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Article Dans Une Revue New England Journal of Medicine Année : 2019

Trastuzumab Emtansine for Residual Invasive HER2-Positive Breast Cancer

Gunter von Minckwitz
  • Fonction : Auteur
Chiun-Sheng Huang
  • Fonction : Auteur
Max Mano
  • Fonction : Auteur
Sibylle Loibl
  • Fonction : Auteur
Eleftherios Mamounas
  • Fonction : Auteur
Michael Untch
  • Fonction : Auteur
Norman Wolmark
  • Fonction : Auteur
Priya Rastogi
  • Fonction : Auteur
Andreas Schneeweiss
  • Fonction : Auteur
Andres Redondo
  • Fonction : Auteur
Hans Fischer
  • Fonction : Auteur
Alison Conlin
  • Fonction : Auteur
Claudia Arce-Salinas
  • Fonction : Auteur
Irene Wapnir
  • Fonction : Auteur
Christian Jackisch
  • Fonction : Auteur
Michael Digiovanna
  • Fonction : Auteur
Peter Fasching
  • Fonction : Auteur
John Crown
  • Fonction : Auteur
Pia Wülfing
  • Fonction : Auteur
  • PersonId : 874820
Zhimin Shao
  • Fonction : Auteur
Elena Rota Caremoli
  • Fonction : Auteur
Haiyan Wu
  • Fonction : Auteur
Lisa Lam
  • Fonction : Auteur
David Tesarowski
  • Fonction : Auteur
Melanie Smitt
  • Fonction : Auteur
Hannah Douthwaite
  • Fonction : Auteur
Stina Singel
  • Fonction : Auteur
Charles Geyer
  • Fonction : Auteur

Résumé

BACKGROUND: Patients who have residual invasive breast cancer after receiving neoadjuvant chemotherapy plus human epidermal growth factor receptor 2 (HER2)-targeted therapy have a worse prognosis than those who have no residual cancer. Trastuzumab emtansine (T-DM1), an antibody-drug conjugate of trastuzumab and the cytotoxic agent emtansine (DM1), a maytansine derivative and microtubule inhibitor, provides benefit in patients with metastatic breast cancer that was previously treated with chemotherapy plus HER2-targeted therapy. METHODS: We conducted a phase 3, open-label trial involving patients with HER2-positive early breast cancer who were found to have residual invasive disease in the breast or axilla at surgery after receiving neoadjuvant therapy containing a taxane (with or without anthracycline) and trastuzumab. Patients were randomly assigned to receive adjuvant T-DM1 or trastuzumab for 14 cycles. The primary end point was invasive disease-free survival (defined as freedom from ipsilateral invasive breast tumor recurrence, ipsilateral locoregional invasive breast cancer recurrence, contralateral invasive breast cancer, distant recurrence, or death from any cause). RESULTS: At the interim analysis, among 1486 randomly assigned patients (743 in the T-DM1 group and 743 in the trastuzumab group), invasive disease or death had occurred in 91 patients in the T-DM1 group (12.2%) and 165 patients in the trastuzumab group (22.2%). The estimated percentage of patients who were free of invasive disease at 3 years was 88.3% in the T-DM1 group and 77.0% in the trastuzumab group. Invasive disease-free survival was significantly higher in the T-DM1 group than in the trastuzumab group (hazard ratio for invasive disease or death, 0.50; 95% confidence interval, 0.39 to 0.64; P<0.001). Distant recurrence as the first invasive-disease event occurred in 10.5% of patients in the T-DM1 group and 15.9% of those in the trastuzumab group. The safety data were consistent with the known safety profile of T-DM1, with more adverse events associated with T-DM1 than with trastuzumab alone. CONCLUSIONS: Among patients with HER2-positive early breast cancer who had residual invasive disease after completion of neoadjuvant therapy, the risk of recurrence of invasive breast cancer or death was 50% lower with adjuvant T-DM1 than with trastuzumab alone. (Funded by F. Hoffmann-La Roche/Genentech; KATHERINE ClinicalTrials.gov number, NCT01772472 .).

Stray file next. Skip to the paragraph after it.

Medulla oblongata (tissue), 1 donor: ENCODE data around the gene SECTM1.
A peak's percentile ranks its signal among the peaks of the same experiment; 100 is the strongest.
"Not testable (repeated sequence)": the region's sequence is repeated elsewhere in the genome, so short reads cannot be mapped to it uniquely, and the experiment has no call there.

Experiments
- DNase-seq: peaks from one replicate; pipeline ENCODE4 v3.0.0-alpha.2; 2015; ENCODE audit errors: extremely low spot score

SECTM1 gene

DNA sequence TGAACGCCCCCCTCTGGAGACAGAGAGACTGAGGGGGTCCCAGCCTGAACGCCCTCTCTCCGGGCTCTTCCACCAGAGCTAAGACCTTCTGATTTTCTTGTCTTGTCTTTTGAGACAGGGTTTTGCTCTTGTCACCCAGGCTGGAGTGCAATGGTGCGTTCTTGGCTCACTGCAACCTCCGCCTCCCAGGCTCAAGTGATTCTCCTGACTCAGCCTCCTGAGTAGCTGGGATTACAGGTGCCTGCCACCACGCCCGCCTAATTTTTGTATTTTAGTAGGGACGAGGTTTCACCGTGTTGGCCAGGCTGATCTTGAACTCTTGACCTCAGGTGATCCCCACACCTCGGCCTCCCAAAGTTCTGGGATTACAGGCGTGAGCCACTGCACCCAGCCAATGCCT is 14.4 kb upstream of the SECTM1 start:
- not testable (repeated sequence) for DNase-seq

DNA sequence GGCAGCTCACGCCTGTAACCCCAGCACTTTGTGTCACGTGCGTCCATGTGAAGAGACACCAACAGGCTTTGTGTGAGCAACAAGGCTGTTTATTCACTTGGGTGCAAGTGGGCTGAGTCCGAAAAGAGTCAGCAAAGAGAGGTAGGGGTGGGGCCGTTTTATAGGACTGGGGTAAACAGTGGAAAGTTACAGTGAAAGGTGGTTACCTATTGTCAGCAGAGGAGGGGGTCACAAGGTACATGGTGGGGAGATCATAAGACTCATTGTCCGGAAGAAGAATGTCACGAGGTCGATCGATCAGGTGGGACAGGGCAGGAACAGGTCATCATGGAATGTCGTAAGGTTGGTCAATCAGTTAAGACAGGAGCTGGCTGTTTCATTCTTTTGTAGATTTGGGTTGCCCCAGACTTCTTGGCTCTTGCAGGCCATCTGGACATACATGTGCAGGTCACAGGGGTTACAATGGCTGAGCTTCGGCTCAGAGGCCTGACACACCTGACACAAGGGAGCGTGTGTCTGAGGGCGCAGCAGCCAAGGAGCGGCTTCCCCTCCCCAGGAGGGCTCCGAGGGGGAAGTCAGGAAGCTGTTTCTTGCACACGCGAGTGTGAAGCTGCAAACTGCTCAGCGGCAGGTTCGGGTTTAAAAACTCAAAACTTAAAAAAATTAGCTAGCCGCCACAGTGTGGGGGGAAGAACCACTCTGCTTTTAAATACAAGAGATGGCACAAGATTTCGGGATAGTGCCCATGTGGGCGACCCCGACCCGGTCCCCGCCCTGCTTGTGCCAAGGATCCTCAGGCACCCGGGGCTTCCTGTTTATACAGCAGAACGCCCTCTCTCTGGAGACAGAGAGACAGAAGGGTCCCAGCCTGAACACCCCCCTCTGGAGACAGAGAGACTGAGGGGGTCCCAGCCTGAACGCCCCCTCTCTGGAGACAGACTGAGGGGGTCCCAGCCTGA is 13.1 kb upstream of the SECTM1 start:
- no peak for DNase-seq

Dates et versions

hal-02464524 , version 1 (03-02-2020)

Identifiants

Citer

Gunter von Minckwitz, Chiun-Sheng Huang, Max Mano, Sibylle Loibl, Eleftherios Mamounas, et al.. Trastuzumab Emtansine for Residual Invasive HER2-Positive Breast Cancer. New England Journal of Medicine, 2019, 380 (7), pp.617-628. ⟨10.1056/NEJMoa1814017⟩. ⟨hal-02464524⟩
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